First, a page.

1. L.A. Confidential
The film brought gritty, old school noir back to the big screen with Russell Crowe playing a tough cop and Kim Basinger classically glowing (thanks to classic lighting). A pre-24 Kiefer Sutherland took over the Kevin Spacey role.
Though stylish, it didn’t catch an audience the way the film did.
2. The Terminator
For obvious reasons, the television version decided to completely ignore the third Terminator film. Otherwise, the title Terminator: The Sarah Connor Chronicles would have been pretty confusing.
Though an ambitious project, audiences preferred their robot assassins in two hour doses, not weekly.
Parenthood was a hit for director Ron Howard in 1989. The current television version is actually the second attempt at the small screen. The first one aired for only a year (1990) and starred Leonardo DiCaprio. In 2010, they tried again to great success.
4. Buffy the Vampire Slayer
This is a quirky transition because the original film didn’t really draw a lot of attention and the television show barely resembles the movie.
Fortunately, film creator Josh Whedon saw more potential than the film allowed and an exec at the newly formed WB agreed.
That Shaft is one bad mutha… Well, he may have been too bad for the small screen. The Shaft films were adult oriented in all ways that blaxploitation allowed.
Toning all that for network television? You ended up with a bad mutha in leather strutting New York streets. It wasn’t enough.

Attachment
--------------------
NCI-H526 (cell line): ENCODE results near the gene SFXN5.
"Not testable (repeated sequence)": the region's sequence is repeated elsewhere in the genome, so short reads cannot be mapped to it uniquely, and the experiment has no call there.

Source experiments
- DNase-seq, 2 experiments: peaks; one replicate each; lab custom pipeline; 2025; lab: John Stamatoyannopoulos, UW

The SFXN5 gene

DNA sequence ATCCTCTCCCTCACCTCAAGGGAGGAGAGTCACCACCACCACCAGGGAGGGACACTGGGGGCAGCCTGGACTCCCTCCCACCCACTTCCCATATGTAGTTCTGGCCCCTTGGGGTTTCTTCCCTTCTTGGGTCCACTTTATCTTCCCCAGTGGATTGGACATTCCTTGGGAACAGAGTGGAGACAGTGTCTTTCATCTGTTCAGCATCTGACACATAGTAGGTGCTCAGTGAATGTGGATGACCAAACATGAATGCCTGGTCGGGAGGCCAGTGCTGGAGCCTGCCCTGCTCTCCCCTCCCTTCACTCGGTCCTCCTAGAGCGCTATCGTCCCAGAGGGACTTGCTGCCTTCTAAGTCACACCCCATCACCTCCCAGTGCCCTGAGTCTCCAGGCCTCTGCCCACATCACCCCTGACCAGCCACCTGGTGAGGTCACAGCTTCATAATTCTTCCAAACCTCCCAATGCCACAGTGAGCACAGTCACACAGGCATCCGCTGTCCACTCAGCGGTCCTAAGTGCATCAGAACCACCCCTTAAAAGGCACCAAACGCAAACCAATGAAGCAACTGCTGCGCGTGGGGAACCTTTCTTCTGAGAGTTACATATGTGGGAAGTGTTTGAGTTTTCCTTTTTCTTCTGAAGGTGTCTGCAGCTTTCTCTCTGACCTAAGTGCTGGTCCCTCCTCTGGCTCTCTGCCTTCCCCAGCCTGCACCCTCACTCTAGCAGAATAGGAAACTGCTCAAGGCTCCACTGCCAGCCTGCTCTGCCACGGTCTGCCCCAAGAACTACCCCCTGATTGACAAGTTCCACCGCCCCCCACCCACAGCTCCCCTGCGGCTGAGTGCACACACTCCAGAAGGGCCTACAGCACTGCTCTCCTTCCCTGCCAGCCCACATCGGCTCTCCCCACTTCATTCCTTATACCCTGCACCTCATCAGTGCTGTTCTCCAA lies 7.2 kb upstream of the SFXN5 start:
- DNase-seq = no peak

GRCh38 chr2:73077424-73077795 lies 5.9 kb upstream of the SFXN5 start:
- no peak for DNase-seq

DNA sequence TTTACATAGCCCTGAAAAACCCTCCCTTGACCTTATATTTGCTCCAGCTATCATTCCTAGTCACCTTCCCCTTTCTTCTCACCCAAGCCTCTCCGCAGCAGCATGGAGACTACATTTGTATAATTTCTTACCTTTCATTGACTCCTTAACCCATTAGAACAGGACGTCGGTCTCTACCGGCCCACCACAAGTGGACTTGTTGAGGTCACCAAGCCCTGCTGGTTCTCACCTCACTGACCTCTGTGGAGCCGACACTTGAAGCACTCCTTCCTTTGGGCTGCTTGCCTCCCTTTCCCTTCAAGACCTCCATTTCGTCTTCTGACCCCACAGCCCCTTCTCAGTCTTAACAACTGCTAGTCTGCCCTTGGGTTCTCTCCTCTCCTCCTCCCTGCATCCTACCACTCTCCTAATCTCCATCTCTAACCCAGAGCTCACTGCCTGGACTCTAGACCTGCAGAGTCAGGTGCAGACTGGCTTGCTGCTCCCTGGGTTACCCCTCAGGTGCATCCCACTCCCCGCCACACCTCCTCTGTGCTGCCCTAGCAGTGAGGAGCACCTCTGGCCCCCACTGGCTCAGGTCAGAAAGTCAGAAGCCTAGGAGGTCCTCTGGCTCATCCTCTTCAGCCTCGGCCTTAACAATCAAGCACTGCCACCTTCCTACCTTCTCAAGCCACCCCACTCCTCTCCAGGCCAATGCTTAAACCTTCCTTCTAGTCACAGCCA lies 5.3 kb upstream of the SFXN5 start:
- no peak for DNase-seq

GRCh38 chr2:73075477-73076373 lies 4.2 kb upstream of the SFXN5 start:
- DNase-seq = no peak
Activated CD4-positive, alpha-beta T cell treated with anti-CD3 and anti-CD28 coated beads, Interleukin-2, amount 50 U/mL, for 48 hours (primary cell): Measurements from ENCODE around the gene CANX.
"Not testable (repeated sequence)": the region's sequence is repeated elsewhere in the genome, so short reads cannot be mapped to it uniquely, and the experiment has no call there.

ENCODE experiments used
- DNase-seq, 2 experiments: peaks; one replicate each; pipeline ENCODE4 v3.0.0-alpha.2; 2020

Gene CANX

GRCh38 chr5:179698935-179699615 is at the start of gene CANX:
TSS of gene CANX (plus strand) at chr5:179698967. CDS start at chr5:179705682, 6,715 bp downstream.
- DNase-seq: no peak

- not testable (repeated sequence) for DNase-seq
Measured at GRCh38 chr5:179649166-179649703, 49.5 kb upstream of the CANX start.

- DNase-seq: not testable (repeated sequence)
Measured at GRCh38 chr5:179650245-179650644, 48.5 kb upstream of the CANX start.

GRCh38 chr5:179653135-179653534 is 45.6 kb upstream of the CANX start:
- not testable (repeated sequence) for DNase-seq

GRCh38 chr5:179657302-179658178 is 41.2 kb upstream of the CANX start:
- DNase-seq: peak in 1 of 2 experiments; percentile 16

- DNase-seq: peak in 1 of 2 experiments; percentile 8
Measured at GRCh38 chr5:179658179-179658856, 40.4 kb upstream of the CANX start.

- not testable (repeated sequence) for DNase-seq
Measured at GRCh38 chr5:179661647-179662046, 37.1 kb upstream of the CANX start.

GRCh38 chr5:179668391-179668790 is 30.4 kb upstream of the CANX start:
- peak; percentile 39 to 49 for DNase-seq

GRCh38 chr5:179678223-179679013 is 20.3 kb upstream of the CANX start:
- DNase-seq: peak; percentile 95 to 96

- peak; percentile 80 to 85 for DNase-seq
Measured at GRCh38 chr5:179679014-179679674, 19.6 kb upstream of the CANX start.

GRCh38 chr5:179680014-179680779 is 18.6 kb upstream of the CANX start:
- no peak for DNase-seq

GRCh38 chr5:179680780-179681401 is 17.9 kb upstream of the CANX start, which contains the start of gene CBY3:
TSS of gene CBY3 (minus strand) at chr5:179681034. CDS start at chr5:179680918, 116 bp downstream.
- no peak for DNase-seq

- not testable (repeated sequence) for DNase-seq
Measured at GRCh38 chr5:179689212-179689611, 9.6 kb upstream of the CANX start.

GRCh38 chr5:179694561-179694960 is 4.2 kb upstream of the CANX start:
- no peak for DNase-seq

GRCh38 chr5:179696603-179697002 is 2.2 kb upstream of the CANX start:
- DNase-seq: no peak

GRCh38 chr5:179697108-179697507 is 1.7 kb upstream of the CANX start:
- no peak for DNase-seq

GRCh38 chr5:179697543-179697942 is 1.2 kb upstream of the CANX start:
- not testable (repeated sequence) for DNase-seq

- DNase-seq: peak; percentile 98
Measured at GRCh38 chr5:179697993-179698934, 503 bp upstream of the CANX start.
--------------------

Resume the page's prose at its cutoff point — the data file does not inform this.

6. Ferris Bueller’s Day Off
The John Hughes film is beloved and for good reason.
What the television version didn’t take into account was a lot of that had to do with Matthew Broderick’s charming performance and the support he had in the likes of Jeffrey Jones, Alan Ruck and Mia Sara. The show lasted only a few months.
The adventures of a dolphin and its caretakers are unique. It’s a franchise that managed to alternate between big and small screen. The 1963 hit turned into a show that ran almost four years.
Thirty years later, a new Flipper show ran another four years. In 1996, a new Flipper film was released.
8. Dirty Dancing
Someone actually thought making sure Baby didn’t stay in the corner could sustain a weekly story. They were mistaken.
Despite using the movie’s classic I’ve Had the Time of My Life as its theme, no one took any real interest. The show lasted less than three months before cancellation.
This is the granddaddy of the movies to television format. Based on Robert Altman’s chaotic film about a military hospital in the middle of war torn Korea, the critically acclaimed show lasted an astonishing 11 years.
That’s almost four times longer than the actual Korean War.